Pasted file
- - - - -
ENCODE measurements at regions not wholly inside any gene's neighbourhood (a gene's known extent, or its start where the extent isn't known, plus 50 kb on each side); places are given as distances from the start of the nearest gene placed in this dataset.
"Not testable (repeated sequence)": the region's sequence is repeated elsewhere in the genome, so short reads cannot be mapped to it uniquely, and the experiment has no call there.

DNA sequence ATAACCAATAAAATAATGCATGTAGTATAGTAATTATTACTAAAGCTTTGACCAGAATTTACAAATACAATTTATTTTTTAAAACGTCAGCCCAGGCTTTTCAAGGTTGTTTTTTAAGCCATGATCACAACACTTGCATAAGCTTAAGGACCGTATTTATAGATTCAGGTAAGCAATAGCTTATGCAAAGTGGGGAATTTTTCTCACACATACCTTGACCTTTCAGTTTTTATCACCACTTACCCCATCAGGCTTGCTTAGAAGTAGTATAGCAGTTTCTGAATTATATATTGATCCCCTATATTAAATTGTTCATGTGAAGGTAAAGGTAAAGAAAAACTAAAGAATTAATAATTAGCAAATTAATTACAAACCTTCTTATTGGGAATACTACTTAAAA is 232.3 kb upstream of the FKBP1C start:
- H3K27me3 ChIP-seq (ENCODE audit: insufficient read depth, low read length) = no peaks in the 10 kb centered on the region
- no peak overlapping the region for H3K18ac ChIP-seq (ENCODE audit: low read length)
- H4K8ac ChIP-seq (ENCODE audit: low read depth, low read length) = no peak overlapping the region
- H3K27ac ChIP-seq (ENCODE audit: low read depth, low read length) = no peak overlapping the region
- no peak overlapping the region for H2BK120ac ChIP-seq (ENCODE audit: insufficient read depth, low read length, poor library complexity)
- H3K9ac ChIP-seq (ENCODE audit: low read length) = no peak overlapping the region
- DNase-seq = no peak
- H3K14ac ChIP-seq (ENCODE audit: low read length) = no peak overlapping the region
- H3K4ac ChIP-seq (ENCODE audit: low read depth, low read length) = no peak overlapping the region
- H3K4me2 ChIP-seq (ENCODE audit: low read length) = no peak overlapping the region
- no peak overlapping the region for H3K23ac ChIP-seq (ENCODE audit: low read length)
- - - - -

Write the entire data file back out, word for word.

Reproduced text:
ENCODE measurements at regions not wholly inside any gene's neighbourhood (a gene's known extent, or its start where the extent isn't known, plus 50 kb on each side); places are given as distances from the start of the nearest gene placed in this dataset.
"Not testable (repeated sequence)": the region's sequence is repeated elsewhere in the genome, so short reads cannot be mapped to it uniquely, and the experiment has no call there.

DNA sequence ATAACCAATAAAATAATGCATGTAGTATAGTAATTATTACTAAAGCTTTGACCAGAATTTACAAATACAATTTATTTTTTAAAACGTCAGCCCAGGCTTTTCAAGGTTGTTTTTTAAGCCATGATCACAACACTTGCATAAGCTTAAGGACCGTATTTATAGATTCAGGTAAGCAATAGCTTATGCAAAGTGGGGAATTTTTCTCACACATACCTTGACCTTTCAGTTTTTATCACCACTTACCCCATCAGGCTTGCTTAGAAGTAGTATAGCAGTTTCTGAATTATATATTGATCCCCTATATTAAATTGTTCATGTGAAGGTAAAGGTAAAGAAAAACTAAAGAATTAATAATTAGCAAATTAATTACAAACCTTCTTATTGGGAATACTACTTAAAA is 232.3 kb upstream of the FKBP1C start:
- H3K27me3 ChIP-seq (ENCODE audit: insufficient read depth, low read length) = no peaks in the 10 kb centered on the region
- no peak overlapping the region for H3K18ac ChIP-seq (ENCODE audit: low read length)
- H4K8ac ChIP-seq (ENCODE audit: low read depth, low read length) = no peak overlapping the region
- H3K27ac ChIP-seq (ENCODE audit: low read depth, low read length) = no peak overlapping the region
- no peak overlapping the region for H2BK120ac ChIP-seq (ENCODE audit: insufficient read depth, low read length, poor library complexity)
- H3K9ac ChIP-seq (ENCODE audit: low read length) = no peak overlapping the region
- DNase-seq = no peak
- H3K14ac ChIP-seq (ENCODE audit: low read length) = no peak overlapping the region
- H3K4ac ChIP-seq (ENCODE audit: low read depth, low read length) = no peak overlapping the region
- H3K4me2 ChIP-seq (ENCODE audit: low read length) = no peak overlapping the region
- no peak overlapping the region for H3K23ac ChIP-seq (ENCODE audit: low read length)